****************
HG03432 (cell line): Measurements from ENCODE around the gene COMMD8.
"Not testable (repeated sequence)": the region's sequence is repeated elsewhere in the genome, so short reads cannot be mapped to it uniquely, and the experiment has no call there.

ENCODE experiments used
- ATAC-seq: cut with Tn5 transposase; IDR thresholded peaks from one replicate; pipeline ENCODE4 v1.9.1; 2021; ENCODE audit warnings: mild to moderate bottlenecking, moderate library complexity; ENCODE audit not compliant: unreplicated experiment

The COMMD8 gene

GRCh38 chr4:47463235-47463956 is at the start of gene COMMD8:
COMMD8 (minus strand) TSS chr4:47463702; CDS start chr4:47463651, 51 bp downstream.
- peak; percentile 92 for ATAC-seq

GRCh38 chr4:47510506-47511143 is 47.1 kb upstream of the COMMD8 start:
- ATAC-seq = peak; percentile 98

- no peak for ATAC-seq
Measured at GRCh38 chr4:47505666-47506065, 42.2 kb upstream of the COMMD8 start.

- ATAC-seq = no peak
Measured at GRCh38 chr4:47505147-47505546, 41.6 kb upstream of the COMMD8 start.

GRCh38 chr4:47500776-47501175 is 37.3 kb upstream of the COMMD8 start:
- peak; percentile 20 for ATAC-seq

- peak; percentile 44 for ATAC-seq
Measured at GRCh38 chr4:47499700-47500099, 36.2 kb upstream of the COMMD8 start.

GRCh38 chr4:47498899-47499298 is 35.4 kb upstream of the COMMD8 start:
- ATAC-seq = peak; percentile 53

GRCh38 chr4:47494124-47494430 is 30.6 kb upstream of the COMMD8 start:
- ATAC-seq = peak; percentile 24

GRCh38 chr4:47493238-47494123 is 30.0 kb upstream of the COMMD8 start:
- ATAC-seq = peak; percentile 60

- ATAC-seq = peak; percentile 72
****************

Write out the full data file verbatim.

HG03432 (cell line): Measurements from ENCODE around the gene COMMD8.
"Not testable (repeated sequence)": the region's sequence is repeated elsewhere in the genome, so short reads cannot be mapped to it uniquely, and the experiment has no call there.

ENCODE experiments used
- ATAC-seq: cut with Tn5 transposase; IDR thresholded peaks from one replicate; pipeline ENCODE4 v1.9.1; 2021; ENCODE audit warnings: mild to moderate bottlenecking, moderate library complexity; ENCODE audit not compliant: unreplicated experiment

The COMMD8 gene

GRCh38 chr4:47463235-47463956 is at the start of gene COMMD8:
COMMD8 (minus strand) TSS chr4:47463702; CDS start chr4:47463651, 51 bp downstream.
- peak; percentile 92 for ATAC-seq

GRCh38 chr4:47510506-47511143 is 47.1 kb upstream of the COMMD8 start:
- ATAC-seq = peak; percentile 98

- no peak for ATAC-seq
Measured at GRCh38 chr4:47505666-47506065, 42.2 kb upstream of the COMMD8 start.

- ATAC-seq = no peak
Measured at GRCh38 chr4:47505147-47505546, 41.6 kb upstream of the COMMD8 start.

GRCh38 chr4:47500776-47501175 is 37.3 kb upstream of the COMMD8 start:
- peak; percentile 20 for ATAC-seq

- peak; percentile 44 for ATAC-seq
Measured at GRCh38 chr4:47499700-47500099, 36.2 kb upstream of the COMMD8 start.

GRCh38 chr4:47498899-47499298 is 35.4 kb upstream of the COMMD8 start:
- ATAC-seq = peak; percentile 53

GRCh38 chr4:47494124-47494430 is 30.6 kb upstream of the COMMD8 start:
- ATAC-seq = peak; percentile 24

GRCh38 chr4:47493238-47494123 is 30.0 kb upstream of the COMMD8 start:
- ATAC-seq = peak; percentile 60

- ATAC-seq = peak; percentile 72